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So how many times can he really fold?
CNET tested the device using a folding machine he created himself, to see if the device would actually fold 100,000 times – a target set by the site’s writers for the device (the Galaxy Fold survived 120,000 folds). The findings were far from that, and very worrying for those considering spending $ 1,500 on the folding device. CNET managed to fold the device only 27,000 times until it stopped folding (video below).
At CNET we planned to test the device over about 12 hours until it reaches the number of folds they wish. The problem is that after about four hours the axis of the device began to produce strange noises and in the region of 27,000 folds, as shown in the video, the device failed to fold until it closed. After a bit of playing outside the folding machine, the device managed to shut down – but did not fold completely when reloaded for the machine test.
CNET claimed that based on their test results, and according to the number of times Americans check their phone a day (52 times a day on average from data collected in 2018, with other data showing an almost double number), the RAZR will survive a little over a year and a half of day use -Daily – a very problematic figure for such an expensive device.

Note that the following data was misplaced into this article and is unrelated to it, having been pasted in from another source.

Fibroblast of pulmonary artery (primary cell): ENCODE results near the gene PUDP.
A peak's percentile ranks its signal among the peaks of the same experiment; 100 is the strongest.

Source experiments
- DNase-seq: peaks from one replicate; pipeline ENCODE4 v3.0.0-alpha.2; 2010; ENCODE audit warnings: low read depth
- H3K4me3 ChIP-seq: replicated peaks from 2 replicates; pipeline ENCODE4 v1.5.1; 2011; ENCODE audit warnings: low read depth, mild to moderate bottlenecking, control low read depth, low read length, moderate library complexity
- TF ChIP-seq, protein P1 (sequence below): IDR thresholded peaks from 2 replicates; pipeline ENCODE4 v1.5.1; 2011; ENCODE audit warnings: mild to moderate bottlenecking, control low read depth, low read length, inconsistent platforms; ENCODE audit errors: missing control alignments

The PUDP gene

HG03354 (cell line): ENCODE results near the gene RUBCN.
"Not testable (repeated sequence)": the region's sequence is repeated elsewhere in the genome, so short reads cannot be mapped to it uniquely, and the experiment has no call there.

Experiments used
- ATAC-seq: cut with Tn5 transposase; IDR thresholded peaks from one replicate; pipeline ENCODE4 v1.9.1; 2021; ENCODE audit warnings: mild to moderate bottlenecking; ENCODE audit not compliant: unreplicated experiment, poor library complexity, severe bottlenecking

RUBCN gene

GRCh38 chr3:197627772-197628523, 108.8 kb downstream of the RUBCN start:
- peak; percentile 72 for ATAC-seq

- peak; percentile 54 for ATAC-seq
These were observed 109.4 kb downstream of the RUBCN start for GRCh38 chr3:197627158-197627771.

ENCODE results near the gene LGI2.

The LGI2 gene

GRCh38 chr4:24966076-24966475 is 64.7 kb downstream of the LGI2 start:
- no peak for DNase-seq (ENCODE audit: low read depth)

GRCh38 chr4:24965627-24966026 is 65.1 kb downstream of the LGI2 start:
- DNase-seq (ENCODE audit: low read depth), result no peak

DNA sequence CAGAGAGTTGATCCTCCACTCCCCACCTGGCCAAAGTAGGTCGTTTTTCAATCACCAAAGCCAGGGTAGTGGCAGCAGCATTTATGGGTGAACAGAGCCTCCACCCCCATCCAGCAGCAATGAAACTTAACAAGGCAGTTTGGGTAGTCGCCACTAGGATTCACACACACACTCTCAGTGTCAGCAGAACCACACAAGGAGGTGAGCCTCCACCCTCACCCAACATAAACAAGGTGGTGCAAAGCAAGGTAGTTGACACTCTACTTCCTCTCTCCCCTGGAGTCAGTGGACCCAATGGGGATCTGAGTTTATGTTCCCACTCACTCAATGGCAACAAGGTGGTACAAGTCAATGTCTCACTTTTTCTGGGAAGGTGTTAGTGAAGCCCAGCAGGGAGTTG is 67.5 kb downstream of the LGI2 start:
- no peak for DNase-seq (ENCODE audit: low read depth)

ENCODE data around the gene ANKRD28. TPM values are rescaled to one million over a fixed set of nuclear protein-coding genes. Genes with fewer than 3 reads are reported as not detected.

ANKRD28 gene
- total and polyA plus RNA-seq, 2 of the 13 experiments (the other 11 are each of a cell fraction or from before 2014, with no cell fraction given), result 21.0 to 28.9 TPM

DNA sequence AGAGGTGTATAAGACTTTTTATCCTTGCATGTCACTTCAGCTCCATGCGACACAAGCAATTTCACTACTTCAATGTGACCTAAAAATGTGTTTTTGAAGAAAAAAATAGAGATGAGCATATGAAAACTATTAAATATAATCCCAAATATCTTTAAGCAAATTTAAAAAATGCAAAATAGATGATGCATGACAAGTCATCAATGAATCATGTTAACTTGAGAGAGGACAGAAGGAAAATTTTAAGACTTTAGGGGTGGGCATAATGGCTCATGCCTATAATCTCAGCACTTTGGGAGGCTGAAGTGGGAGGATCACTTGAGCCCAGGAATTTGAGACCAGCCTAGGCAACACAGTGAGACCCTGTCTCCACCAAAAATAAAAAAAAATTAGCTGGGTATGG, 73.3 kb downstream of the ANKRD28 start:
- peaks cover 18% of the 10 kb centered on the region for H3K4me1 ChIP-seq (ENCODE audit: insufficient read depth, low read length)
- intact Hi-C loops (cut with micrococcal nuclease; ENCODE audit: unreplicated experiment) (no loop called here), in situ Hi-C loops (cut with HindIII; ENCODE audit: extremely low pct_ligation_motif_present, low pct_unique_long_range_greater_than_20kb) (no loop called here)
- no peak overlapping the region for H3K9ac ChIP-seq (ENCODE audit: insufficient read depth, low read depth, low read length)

Motorola very quickly went on the defensive following the video that gained momentum and uploaded a video to YouTube called “The real folding test of the RAZR” when the company emphasized that the device “will fold for years”. The company also attacked the folding robot that used CNET, a robot made by SquareTrade.
Motorola’s response stated that “the robot is not designed to test our device, so all tests performed using this robot will apply unnecessary pressure to the device’s axis and will not allow the device to open and close in the manner intended for it. It is important to remember that the RAZR has undergone comprehensive durability tests during its development and the CNET test can not attest to the day-to-day consumer experience. ”
A comparison of the Motorola and CNET videos shows that the media test was indeed much more aggressive and put a lot of pressure on the axle, as the screen did not appear to suffer any damage even when the device failed to fold. Motorola’s test, on the other hand, seems very subtle in comparison, so it’s not clear where on this spectrum the truth lies in terms of the device’s folding capabilities over time.
Watching the relatively few videos of the device online since it went on sale to the general public, it seems that its axis creaks in some devices even without performing folding tests for many hours – not a feature (or bug, depending on who you ask) that will encourage its purchase.